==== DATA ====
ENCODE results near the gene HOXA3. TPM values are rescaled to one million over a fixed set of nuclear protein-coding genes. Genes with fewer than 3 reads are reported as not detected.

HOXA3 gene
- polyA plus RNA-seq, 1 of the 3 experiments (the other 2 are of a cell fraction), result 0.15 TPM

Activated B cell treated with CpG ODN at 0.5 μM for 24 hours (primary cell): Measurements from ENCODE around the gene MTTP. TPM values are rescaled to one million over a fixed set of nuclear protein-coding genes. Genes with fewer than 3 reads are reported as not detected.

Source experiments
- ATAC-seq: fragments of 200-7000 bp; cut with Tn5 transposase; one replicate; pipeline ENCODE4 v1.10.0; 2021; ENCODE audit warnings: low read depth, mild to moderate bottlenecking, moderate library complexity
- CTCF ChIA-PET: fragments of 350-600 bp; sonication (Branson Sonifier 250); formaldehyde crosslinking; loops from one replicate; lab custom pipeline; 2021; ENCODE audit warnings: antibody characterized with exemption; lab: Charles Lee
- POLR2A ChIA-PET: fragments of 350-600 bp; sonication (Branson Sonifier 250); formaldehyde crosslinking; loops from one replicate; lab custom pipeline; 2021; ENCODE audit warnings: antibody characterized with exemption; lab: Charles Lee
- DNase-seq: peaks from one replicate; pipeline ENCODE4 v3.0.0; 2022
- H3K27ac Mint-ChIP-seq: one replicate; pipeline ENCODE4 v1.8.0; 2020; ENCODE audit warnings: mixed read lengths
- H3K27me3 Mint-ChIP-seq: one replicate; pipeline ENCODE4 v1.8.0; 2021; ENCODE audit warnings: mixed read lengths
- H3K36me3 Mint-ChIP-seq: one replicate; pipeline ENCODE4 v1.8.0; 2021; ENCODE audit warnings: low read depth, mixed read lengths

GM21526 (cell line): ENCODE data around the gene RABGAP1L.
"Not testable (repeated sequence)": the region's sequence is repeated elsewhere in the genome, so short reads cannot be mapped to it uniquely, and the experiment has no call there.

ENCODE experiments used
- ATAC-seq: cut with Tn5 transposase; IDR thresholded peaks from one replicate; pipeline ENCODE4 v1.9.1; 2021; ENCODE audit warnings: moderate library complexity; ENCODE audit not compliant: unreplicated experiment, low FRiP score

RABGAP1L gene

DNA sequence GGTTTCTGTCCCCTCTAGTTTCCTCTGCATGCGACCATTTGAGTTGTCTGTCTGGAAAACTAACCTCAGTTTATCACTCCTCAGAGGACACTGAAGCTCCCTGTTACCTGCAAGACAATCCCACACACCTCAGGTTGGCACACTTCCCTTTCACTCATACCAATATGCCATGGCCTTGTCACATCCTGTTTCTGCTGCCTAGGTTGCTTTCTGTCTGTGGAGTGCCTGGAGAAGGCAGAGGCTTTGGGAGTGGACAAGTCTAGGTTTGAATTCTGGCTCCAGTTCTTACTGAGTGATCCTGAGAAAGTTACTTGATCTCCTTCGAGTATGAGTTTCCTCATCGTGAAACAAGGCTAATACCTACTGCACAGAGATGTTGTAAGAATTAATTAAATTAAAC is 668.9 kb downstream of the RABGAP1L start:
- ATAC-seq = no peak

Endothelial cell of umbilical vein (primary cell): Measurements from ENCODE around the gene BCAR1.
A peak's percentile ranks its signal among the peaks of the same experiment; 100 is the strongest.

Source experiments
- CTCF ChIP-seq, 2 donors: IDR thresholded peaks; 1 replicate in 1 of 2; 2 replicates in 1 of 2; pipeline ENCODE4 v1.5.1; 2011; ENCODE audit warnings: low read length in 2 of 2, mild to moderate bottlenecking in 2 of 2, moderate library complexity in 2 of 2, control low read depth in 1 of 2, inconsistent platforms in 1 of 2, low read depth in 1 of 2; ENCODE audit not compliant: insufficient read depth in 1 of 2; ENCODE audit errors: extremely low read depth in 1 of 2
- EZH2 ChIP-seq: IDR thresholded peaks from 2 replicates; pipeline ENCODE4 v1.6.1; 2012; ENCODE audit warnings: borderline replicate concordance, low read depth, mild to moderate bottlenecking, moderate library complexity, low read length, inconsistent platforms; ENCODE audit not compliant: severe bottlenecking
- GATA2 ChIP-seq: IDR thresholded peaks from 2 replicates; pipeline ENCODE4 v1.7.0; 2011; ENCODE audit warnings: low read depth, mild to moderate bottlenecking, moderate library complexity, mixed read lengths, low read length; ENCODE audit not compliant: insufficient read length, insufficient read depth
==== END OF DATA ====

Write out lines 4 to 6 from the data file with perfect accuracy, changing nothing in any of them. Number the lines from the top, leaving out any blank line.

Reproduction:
Activated B cell treated with CpG ODN at 0.5 μM for 24 hours (primary cell): Measurements from ENCODE around the gene MTTP. TPM values are rescaled to one million over a fixed set of nuclear protein-coding genes. Genes with fewer than 3 reads are reported as not detected.

Source experiments
- ATAC-seq: fragments of 200-7000 bp; cut with Tn5 transposase; one replicate; pipeline ENCODE4 v1.10.0; 2021; ENCODE audit warnings: low read depth, mild to moderate bottlenecking, moderate library complexity